Other developing world access initiatives include the New School for Social Research’s Journal Donation Project, providing primarily print-based and deeply discounted access (though many of the print subscriptions now include online access); TEEAL, which has transitioned from providing its digital collection of agricultural research journals on CD-ROM to providing it on hard drives – again at very low cost; and the Virtual Science Library initiative, which has to date created eight custom national online libraries for developing countries. As mentioned above, the first two of these are especially valuable given the often poor internet connectivity and lack of viable hardware and software in many developing world countries.
And what of public access programs in wealthier countries, where researchers typically already have access to much, if not most of the content they need? How much demand is there for access to content from the general public? Two major pilots – the UK’s Access to Research initiative and patientACCESS – should provide some valuable data about demand and usage of research content from outside the scholarly community.
As noted above, Access to Research is now available in over 80% of the UK’s public libraries. It offers walk-in free online access to over 10 million research articles and, in its first six months, more than 15,000 individual users have taken advantage of it. Feedback from both librarians and library users has been positive, and a review of the top search terms for June 2014 reveals the range of topics people are researching – from dementia (at #1), through Belgian refugees (#3), to Welsh history (#9). Fascinating!
patientACCESS provides patients and their carers with free or very low cost access to research articles on their conditions. As one of the first major publishers to participate, Wiley (my company) makes content from well over 300 journals freely available**; we have seen an average of around 450 requests a month, which has held pretty much steady since we launched the program last August.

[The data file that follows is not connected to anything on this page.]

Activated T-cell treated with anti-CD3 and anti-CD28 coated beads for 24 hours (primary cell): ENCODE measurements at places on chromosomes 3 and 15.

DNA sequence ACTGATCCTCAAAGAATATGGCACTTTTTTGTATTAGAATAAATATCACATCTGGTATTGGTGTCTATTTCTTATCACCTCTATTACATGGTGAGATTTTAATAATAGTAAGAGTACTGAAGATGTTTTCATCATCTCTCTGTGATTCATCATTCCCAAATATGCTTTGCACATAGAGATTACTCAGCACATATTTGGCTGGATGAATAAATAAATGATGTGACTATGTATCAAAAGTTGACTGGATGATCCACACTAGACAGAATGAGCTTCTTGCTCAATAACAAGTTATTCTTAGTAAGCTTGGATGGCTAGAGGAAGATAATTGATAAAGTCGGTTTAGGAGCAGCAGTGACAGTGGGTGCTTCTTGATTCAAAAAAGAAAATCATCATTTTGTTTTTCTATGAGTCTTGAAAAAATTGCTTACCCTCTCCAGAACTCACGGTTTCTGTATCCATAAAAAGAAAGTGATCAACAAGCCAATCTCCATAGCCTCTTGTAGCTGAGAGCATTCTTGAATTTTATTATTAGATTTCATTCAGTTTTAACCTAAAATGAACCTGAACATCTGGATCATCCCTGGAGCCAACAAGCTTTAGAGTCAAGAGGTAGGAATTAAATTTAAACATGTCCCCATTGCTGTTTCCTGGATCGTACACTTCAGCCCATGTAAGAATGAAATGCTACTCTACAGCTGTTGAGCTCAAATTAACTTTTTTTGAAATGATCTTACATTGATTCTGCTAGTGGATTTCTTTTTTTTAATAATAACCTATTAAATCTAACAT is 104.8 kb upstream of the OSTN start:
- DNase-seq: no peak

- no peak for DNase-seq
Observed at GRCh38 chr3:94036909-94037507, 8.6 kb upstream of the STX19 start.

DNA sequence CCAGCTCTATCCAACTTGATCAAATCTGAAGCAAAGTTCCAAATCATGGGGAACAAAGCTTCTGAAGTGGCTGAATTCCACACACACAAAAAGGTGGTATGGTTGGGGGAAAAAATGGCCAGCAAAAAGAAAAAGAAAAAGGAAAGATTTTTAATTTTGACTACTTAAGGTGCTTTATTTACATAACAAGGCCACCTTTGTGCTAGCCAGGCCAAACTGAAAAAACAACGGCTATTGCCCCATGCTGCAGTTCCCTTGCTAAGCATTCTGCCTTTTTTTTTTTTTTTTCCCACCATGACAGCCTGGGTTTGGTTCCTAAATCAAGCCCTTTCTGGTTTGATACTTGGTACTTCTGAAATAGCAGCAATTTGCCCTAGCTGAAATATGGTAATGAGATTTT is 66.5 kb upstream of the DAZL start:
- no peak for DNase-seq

Public access initiatives – whether intended to make research content more widely available in developing world countries or to the general public – are likely to continue to be an important element of knowledge-sharing for the foreseeable future. While OA continues to expand, it doesn’t look as if immediate gold access will be the norm for most disciplines anytime soon, and green OA typically involves embargo periods and/or access to the author accepted manuscript. So here’s hoping that publishers will continue to support these other routes to access, which make the version of record available to a wider audience immediately on publication, for as long as they are needed.
*Only includes the 27 publishers for which usage data are available, however, these collectively represent by far the majority of articles available through HINARI
**CCC charges a processing fee of $3.50 per article [clarification added August 6, 2014 – this is a charge CCC make to publishers, not to users]